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-   -   Proper commuter bike maintenance (http://www.bikeforums.net/commuting/99814-proper-commuter-bike-maintenance.html)

pj7 04-15-05 09:45 AM

I'm trying to figure out just how much maintenance is needed on my commuter bike. Dependant upon whom I speak to or what I read I gets lots of conflicting information so I thought I'd pose this to those of you interested enough to comment. My main concerns are cleaning of the drivetrain and lubrication but I'm sure there are other things that have not yet come to mind.
In the morning I inspect tire pressure and check that my brakes are working properly, before I leave work I do the same, but when I get home I put the bike in the shed and forget about it until the next morning.
I tried finding information online about lubrication but nothing is really specific to commuters. I ask at my LBS but the problem there is that the guys are Mountain Bikers and, according to them, baby their bikes too much. Two differant people there have two differant ideas of how much lubrication and cleaning is required. One guy cleans his after every rid, thoroughly, and relubes. the other guy does his only on the weekends and intermittently if needed.... but these guys are riding in the mud, water, and gibs.

What do the rest of you do to maintain your drivetrain properly? I was thinking about just cleaning her up once a week, on the weekends, but I have seen all these "apply daily" oils, lubes, and water deterrants and feel lost here when trying to get into some kind of rythm about taking care of my commuter.

[edit]
Another question is "how?". If you clean the gears what do you use? A brush or compressed air or, or what? How much oil do you apply and wot-not? Thanks

theden 04-15-05 10:04 AM

I don't do much.

I check the tire pressures at the beginning of the week and top them off. I clean and lube the chain maybe once a month (probably less), whenever I start to hear it straining or squeaking. I have replaced the chain once around 4,500 miles (6,000 miles on bike currently), and have replaced two rear spokes. Oh yeah, and a new set of tires about 1,000 miles ago. Other than that it has been perfect. I haven't even had to touch the shifters or the brakes!

I think a lot of the necessary maintanence depends on how far you ride, if your bike is kept outside, and how often it rains. Also if you have fenders, you probably won't have to clean the chain quite as often...

kf5nd 04-15-05 10:07 AM

What I do, and it's a very short list:

Before each commute:
Spin the wheels, watch & feel the tires, try to find things poking into the tires
Check for wheel hub, crank, headset play
Inflate to the desired pressure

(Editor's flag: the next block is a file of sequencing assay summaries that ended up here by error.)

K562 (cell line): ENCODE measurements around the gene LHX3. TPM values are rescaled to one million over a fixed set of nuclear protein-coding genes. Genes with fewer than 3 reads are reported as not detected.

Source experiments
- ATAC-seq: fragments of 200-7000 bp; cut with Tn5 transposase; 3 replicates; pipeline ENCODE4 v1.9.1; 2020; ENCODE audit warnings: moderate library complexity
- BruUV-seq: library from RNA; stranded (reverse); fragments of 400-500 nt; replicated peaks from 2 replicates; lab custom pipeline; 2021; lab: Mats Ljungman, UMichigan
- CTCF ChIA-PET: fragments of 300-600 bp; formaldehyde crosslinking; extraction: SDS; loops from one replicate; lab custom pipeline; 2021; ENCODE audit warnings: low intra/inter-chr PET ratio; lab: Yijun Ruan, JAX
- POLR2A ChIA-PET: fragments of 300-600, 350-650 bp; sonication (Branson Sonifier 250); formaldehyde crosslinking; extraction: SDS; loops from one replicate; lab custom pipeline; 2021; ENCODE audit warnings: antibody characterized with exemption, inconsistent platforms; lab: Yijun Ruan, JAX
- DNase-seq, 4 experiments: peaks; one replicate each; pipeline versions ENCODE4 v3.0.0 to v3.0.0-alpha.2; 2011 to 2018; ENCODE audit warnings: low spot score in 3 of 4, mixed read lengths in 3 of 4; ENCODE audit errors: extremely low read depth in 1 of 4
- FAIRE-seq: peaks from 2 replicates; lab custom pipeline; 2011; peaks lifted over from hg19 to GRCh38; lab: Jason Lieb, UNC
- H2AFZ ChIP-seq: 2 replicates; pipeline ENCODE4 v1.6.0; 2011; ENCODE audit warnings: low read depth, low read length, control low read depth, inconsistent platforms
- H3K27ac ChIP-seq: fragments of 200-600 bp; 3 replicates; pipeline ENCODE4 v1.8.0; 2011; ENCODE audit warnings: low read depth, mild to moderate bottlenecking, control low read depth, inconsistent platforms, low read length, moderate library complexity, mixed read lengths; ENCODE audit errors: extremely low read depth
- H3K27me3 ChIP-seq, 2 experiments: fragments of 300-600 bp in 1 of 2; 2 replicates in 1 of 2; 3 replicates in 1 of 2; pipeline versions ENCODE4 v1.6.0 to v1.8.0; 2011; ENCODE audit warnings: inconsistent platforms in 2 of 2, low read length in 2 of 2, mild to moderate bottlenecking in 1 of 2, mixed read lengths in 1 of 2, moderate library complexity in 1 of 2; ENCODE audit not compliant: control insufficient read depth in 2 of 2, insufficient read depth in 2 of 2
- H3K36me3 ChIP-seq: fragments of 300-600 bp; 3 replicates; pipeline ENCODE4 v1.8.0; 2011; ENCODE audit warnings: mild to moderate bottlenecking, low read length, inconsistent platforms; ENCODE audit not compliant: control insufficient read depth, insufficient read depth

Charge battery for lights
Refill water bottle

As needed:
If chain has been sounding crunchy, I apply chain lube
Brake and derailleur adjustments
True wheels as needed

Every few months:
Clean chain. Before I do that, I use a Park chain measuring tool it see if it's worn out.
Check wheel bearings for play or rough, gritty action: service if needed
Tighten cranks

Wash bike immediately if ridden in the rain

That's about it... boring and simple, huh?

marcusbandito 04-15-05 10:15 AM

I spend about 5 minutes on the bike going over everything when I get home. I always have something to fiddle with or adjust from the days ride. That way I know she's good for the morning. I put a light coating of lube on the chain every night and wipe the excess off in the morning before I ride. I clean the chain on Sunday nights. About every 2 weeks I throw the wheels in a truing stand and give then a tweak. The roads here suck!
I commute 35 round trip a day plus any social riding. Maybe its overkill, but there it is.

Sawtooth 04-15-05 10:23 AM

Although I admit that I love to work on my bikes, I highly recommend a wax based lubricant for the commuter machine, not because it is better lube (although it is great), but because it is cleaner and tends not to ruin your pants like oil does. I highly recommend white lightning. I only apply it every month or so after the initial cleaning and lube.

In terms of other maintanance, fuss a bit with shifting only because I am anal about it and cannot stand imperfection in shifting. Brakes, once installed properly, are almost a no brainer unless you take the wheel off or are wearing down the pads.

Overall, I find that a well put-together bike needs very little maintanence to get the job done safely, but some maintanance makes riding much more enjoyable.

Oh and it probably goes without saying that those who leave their bikes in the rain have poorly-performing machines in no time at all. That is not to say that you cannot ride in the rain, but rust is sneaky stuff and tends to jam cables quickly.

MichaelW 04-15-05 10:46 AM

Lube the chain about once a week, more if it rains.
Pump the tyres up every few weeks.